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Glycan Isomer Identification Using Ultraviolet Photodissociation Initiated Radical Chemistry

MPG-Autoren
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Hofmann,  Johanna
Molecular Physics, Fritz Haber Institute, Max Planck Society;

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Hahm,  Heung Sik
Peter H. Seeberger - Automated Systems, Biomolekulare Systeme, Max Planck Institute of Colloids and Interfaces, Max Planck Society;

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Seeberger,  Peter H.
Peter H. Seeberger - Automated Systems, Biomolekulare Systeme, Max Planck Institute of Colloids and Interfaces, Max Planck Society;

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Pagel,  Kevin
Molecular Physics, Fritz Haber Institute, Max Planck Society;
Institute for Chemistry and Biochemistry, Freie Universitaet Berlin;

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Zitation

Riggs, D. L., Hofmann, J., Hahm, H. S., Seeberger, P. H., Pagel, K., & Julian, R. R. (2018). Glycan Isomer Identification Using Ultraviolet Photodissociation Initiated Radical Chemistry. Analytical Chemistry, 90(19), 11581-11588. doi:10.1021/acs.analchem.8b02958.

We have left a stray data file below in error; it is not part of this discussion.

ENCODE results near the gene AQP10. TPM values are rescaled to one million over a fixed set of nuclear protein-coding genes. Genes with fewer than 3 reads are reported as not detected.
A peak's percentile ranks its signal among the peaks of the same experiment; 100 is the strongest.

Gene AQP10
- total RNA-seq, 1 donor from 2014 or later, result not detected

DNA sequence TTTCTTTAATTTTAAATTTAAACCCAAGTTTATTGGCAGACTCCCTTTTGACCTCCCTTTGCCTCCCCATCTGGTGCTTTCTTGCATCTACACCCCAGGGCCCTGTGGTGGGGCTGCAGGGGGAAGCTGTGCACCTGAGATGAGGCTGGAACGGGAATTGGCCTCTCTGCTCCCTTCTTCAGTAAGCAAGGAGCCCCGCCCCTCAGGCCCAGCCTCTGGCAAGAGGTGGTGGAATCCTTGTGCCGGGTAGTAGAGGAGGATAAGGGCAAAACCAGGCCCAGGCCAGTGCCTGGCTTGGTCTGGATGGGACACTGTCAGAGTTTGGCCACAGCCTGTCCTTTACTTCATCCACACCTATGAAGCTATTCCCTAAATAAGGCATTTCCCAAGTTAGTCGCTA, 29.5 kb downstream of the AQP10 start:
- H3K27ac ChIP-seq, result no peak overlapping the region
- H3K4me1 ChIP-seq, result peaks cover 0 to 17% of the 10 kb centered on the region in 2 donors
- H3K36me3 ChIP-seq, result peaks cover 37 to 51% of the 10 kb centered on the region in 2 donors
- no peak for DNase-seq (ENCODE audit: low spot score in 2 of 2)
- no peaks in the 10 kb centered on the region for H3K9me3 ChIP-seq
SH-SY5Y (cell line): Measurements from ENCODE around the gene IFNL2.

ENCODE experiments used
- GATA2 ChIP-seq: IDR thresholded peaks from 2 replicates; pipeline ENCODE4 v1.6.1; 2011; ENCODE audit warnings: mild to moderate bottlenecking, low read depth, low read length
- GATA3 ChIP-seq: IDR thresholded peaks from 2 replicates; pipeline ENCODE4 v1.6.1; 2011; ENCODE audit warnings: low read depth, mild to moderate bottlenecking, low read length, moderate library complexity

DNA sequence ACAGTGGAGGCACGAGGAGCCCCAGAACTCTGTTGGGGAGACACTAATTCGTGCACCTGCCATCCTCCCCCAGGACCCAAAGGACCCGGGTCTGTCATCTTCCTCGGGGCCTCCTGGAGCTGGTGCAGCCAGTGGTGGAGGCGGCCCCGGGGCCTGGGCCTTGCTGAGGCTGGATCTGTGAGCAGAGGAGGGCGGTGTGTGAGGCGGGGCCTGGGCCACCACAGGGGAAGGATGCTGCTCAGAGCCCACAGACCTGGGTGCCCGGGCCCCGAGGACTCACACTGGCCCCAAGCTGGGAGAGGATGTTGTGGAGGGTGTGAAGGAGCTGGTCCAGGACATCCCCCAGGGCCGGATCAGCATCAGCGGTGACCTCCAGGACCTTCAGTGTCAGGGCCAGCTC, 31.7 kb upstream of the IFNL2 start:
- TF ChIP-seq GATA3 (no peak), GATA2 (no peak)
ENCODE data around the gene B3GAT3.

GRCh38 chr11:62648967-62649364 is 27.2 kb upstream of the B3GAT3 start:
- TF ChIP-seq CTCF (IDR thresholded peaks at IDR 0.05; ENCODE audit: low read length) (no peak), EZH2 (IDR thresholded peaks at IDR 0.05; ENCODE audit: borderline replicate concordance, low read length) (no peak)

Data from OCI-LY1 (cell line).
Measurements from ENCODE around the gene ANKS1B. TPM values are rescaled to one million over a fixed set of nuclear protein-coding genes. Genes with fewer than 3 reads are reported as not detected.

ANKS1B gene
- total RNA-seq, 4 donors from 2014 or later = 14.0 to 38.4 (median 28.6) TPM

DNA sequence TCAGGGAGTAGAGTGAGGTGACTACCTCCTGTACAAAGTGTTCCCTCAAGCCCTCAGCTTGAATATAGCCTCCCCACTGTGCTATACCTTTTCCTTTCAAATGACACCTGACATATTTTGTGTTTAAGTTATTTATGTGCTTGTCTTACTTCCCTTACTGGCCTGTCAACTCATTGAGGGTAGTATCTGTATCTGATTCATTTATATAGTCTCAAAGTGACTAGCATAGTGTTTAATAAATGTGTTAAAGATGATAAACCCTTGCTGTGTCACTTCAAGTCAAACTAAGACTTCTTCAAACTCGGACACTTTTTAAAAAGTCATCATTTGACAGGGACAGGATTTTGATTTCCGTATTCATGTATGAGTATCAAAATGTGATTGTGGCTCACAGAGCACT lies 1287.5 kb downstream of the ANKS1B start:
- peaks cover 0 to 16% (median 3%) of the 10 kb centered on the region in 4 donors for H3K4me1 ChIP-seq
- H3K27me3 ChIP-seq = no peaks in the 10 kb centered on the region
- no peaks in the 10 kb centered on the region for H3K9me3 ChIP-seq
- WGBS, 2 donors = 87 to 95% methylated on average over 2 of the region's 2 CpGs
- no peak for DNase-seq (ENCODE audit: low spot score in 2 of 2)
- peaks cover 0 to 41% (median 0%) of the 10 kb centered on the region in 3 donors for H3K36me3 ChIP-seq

Zitierlink: http://hdl.handle.net/21.11116/0000-0002-1360-C
Zusammenfassung
Glycans are fundamental biological macromolecules, yet despite their prevalence and recognized importance, a number of unique challenges hinder routine characterization. The multiplicity of OH groups in glycan monomers easily afford branched structures and alternate linkage sites, which can result in isomeric structures that differ by minute details. Herein, radical chemistry is employed in conjunction with mass spectrometry to enable rapid, accurate, and high throughput identification of a challenging series of closely related glycan isomers. The results are compared with analysis by collision-induced dissociation, higher-energy collisional dissociation, and ultraviolet photodissociation (UVPD) at 213 nm. In general, collision-based activation struggles to produce characteristic fragmentation patterns, while UVPD and radical-directed dissociation (RDD) could distinguish all isomers. In the case of RDD, structural differentiation derives from radical mobility and subsequent fragmentation. For glycans, the energetic landscape for radical migration is flat, increasing the importance of three-dimensional structure. RDD is therefore a powerful and straightforward method for characterizing glycan isomers.